I was talking with a friend today about this sick nostalgia thing that has swept the culture ever since the nerds have won weltanschauung hit us hard.
Case in point, and the subject of our discussion today – people waxing nostalgic about the D&D Red Box.
I mean, really?
Don’t get me wrong – the Basic Set Red Box was certainly the first form of roleplaying game for a lot of people, including my brother (me, I started playing with Call of Cthulhu), but really thirty years on people still consider that their best, and most memorable gaming experience?
Talking with my friends today, we came to the conclusion that we were playing stories, not maps, and therefore what remained in our hearts and our memories are the worlds, not the mechanics of those early games.
And while I still consider the Rules Cyclopedia as the highest point ever reached by the D&D system, what I remember fondly is the world of Mystara, in which the adventures we played were set. A world detailed in a series of much cherished Gazetteers.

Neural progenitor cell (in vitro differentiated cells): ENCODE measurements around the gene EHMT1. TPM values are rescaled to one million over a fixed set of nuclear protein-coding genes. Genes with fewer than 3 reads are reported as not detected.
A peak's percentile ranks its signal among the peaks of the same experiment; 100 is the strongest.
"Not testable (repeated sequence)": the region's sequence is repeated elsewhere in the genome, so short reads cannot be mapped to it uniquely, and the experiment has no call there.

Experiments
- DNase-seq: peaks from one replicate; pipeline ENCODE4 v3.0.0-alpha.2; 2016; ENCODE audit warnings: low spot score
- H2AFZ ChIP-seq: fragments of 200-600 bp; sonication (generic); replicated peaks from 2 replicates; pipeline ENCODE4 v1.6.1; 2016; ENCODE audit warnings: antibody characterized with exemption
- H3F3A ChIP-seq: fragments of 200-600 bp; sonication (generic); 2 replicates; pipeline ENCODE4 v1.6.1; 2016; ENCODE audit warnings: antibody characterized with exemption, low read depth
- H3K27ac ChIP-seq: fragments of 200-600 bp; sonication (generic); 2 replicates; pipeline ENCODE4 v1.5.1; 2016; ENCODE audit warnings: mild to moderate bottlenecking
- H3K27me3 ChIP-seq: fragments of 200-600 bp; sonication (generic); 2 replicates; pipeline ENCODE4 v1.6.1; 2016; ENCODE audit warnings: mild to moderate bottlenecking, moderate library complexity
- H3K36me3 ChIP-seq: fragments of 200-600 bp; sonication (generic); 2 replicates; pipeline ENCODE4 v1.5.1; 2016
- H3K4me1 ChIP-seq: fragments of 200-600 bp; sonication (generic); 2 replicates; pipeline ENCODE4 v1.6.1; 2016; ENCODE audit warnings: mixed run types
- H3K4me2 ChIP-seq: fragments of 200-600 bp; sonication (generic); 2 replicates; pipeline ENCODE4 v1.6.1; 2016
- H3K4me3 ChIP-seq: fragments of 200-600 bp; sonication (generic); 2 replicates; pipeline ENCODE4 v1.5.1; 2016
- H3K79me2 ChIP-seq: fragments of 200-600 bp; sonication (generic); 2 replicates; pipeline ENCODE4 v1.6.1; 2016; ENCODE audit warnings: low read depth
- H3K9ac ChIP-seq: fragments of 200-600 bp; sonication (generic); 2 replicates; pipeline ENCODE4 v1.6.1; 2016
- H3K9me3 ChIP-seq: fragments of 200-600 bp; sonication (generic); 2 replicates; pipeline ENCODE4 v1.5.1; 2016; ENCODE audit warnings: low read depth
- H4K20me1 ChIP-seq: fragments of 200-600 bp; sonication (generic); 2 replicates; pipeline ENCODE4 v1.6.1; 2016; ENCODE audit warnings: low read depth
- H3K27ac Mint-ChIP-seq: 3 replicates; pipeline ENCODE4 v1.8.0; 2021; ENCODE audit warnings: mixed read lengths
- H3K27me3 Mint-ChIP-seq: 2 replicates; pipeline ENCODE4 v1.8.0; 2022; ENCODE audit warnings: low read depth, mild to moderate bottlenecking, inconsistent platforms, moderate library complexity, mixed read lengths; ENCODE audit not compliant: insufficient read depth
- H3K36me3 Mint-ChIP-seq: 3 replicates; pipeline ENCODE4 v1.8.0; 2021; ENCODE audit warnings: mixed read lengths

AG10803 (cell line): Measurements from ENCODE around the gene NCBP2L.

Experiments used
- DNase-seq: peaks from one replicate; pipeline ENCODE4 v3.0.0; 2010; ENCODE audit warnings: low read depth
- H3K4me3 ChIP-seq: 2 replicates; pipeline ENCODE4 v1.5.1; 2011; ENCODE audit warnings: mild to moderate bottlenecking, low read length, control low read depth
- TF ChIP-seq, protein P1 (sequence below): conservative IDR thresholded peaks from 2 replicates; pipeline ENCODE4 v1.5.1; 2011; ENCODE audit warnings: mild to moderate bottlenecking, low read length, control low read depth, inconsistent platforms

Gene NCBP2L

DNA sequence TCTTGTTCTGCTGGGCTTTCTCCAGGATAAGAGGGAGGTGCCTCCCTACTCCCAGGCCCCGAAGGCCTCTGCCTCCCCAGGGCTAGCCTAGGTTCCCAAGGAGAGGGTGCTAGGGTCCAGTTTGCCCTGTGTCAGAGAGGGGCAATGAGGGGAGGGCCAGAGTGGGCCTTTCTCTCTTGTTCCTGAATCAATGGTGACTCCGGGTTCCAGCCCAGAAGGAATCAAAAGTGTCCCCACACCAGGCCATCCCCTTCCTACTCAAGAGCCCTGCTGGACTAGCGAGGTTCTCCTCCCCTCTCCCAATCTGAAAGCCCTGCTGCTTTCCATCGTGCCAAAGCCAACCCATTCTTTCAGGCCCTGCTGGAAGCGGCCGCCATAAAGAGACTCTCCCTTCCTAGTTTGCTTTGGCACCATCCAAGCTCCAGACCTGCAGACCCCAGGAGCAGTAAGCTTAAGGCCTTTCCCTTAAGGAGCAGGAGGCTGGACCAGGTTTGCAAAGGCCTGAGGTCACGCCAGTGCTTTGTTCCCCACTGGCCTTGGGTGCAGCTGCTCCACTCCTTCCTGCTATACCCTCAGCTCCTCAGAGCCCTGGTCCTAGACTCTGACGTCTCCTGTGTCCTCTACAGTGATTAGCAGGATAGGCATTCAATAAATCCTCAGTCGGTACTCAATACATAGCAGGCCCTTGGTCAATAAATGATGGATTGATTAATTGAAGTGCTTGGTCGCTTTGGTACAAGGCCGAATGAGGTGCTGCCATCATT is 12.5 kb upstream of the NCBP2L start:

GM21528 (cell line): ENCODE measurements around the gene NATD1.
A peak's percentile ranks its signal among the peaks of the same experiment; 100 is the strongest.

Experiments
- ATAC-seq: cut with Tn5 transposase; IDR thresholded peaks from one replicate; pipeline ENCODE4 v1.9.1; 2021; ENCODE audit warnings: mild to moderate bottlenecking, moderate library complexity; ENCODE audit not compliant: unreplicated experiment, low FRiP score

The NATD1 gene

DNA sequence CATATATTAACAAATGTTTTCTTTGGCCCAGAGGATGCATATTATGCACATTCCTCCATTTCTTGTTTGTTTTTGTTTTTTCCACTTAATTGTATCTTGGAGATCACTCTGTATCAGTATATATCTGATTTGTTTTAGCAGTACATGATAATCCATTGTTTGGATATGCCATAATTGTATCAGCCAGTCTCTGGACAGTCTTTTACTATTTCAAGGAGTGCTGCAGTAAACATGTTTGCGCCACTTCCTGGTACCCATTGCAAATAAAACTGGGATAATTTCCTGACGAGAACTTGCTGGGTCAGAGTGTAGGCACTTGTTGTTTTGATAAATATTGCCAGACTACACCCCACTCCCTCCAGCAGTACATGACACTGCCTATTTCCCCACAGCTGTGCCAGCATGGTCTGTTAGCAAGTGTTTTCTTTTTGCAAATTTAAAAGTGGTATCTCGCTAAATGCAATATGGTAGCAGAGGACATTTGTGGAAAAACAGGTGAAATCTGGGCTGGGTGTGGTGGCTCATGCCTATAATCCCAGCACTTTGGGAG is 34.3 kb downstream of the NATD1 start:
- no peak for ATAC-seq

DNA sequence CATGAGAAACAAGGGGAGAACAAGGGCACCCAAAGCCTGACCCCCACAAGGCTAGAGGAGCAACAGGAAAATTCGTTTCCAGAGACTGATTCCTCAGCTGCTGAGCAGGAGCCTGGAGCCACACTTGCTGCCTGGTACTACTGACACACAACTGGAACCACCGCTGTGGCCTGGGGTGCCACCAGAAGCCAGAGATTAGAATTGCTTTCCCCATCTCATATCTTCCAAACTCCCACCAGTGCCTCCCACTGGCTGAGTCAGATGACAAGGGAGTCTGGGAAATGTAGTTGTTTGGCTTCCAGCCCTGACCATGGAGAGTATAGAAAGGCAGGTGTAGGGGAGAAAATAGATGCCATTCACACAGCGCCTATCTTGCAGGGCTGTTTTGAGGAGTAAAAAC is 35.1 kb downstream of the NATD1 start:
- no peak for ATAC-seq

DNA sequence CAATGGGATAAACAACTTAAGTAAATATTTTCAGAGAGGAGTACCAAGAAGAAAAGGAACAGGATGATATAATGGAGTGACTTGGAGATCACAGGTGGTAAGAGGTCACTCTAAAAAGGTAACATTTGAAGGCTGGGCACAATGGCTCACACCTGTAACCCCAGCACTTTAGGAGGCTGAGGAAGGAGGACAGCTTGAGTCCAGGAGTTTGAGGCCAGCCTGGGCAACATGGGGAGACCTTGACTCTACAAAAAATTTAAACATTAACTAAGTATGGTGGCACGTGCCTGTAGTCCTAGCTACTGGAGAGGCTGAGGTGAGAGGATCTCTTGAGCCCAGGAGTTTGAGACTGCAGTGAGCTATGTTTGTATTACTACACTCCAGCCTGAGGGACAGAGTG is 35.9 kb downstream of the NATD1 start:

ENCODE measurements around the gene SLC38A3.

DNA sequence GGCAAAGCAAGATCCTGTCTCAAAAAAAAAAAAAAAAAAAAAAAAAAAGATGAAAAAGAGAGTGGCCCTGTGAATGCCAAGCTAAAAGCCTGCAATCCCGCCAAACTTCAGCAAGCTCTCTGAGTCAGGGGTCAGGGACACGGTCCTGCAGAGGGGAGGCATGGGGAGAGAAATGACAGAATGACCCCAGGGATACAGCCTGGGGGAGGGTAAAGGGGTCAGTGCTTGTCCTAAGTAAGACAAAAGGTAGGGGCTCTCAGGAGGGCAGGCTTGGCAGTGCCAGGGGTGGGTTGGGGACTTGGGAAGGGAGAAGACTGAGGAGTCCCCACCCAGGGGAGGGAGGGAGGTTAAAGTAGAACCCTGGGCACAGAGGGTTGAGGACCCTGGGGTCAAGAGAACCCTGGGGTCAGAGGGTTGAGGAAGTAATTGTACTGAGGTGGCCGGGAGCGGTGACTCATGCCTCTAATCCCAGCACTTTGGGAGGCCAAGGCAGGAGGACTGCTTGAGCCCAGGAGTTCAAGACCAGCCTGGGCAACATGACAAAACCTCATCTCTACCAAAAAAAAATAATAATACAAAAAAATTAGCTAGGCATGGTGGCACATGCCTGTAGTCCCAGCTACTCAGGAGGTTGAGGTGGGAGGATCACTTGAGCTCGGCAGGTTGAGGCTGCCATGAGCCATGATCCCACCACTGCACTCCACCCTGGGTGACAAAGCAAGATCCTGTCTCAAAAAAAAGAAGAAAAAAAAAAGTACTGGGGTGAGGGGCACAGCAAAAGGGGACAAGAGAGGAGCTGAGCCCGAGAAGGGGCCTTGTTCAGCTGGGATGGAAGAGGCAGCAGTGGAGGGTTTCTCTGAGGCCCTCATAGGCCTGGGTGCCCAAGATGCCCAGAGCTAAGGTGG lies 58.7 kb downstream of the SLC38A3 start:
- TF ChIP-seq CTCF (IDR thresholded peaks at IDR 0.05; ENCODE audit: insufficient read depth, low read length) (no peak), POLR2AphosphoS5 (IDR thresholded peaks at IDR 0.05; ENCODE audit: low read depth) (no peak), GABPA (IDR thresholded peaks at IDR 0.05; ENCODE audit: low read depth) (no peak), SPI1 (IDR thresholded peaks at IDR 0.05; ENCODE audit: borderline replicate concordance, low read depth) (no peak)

And by that time, we were using a home-brew system that was a Frankenstein monster of D&D and AD&D, plus a number of copybooks filled with notes and sketches and stuff.
But none of us is moved to tears today remembering the Red Box – apart from myself, probably, at the thought that a first level thief was supposed to know how to use a dagger but not a cudgel. Hitting someone on the head with a chunk of wood would be something only the Blue Box would allow me.
But apart from these silly memories, I’m sometimes worried by this good old days feeling that’s sweeping what I once considered my culture.
And I found myself thinking back at Billy Joel’s song, Keeping the Faith
You can get just so much
From a good thing
You can linger too long
In your dreams
Say goodbye to the
Oldies but goodies
Cause the good ole days weren’t
And tomorrow ain’t as bad as it seems
So yes – we had fun with D&D.
But not because of the rules.